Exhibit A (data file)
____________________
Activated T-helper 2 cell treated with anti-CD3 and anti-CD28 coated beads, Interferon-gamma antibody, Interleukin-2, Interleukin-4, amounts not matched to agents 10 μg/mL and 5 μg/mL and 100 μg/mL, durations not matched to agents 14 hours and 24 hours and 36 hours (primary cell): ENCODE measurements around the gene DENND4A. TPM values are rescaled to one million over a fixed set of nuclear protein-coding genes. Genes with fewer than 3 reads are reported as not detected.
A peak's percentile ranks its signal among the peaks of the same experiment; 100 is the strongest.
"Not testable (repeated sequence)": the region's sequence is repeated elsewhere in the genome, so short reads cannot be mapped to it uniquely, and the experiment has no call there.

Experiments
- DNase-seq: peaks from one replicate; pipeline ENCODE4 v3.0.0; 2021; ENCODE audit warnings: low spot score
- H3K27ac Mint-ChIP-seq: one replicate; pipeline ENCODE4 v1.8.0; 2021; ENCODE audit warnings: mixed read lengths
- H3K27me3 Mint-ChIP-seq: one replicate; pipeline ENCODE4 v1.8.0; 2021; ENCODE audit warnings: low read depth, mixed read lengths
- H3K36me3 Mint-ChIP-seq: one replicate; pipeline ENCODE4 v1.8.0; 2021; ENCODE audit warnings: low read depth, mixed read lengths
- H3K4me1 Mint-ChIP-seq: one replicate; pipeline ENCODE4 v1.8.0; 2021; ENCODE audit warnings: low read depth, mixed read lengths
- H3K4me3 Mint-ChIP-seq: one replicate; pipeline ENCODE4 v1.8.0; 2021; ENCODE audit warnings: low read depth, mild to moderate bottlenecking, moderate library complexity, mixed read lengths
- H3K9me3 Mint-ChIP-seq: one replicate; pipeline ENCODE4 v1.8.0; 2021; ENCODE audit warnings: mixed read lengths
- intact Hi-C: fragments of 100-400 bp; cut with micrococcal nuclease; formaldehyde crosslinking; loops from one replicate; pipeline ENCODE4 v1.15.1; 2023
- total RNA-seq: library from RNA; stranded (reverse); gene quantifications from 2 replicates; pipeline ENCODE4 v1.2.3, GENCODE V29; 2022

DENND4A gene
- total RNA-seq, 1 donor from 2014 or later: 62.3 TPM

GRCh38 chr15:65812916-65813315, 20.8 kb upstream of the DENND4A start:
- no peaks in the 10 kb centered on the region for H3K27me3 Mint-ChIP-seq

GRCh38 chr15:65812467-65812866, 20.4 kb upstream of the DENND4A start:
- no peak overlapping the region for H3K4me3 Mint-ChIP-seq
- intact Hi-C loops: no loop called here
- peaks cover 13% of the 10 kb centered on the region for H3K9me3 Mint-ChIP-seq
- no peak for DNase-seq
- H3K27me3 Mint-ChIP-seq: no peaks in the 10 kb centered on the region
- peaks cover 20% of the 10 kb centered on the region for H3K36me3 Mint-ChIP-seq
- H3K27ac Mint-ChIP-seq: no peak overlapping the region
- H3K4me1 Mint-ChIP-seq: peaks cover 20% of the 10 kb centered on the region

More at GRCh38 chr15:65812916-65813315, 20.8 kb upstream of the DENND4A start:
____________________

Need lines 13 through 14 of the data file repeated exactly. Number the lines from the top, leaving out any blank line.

- total RNA-seq: library from RNA; stranded (reverse); gene quantifications from 2 replicates; pipeline ENCODE4 v1.2.3, GENCODE V29; 2022

DENND4A gene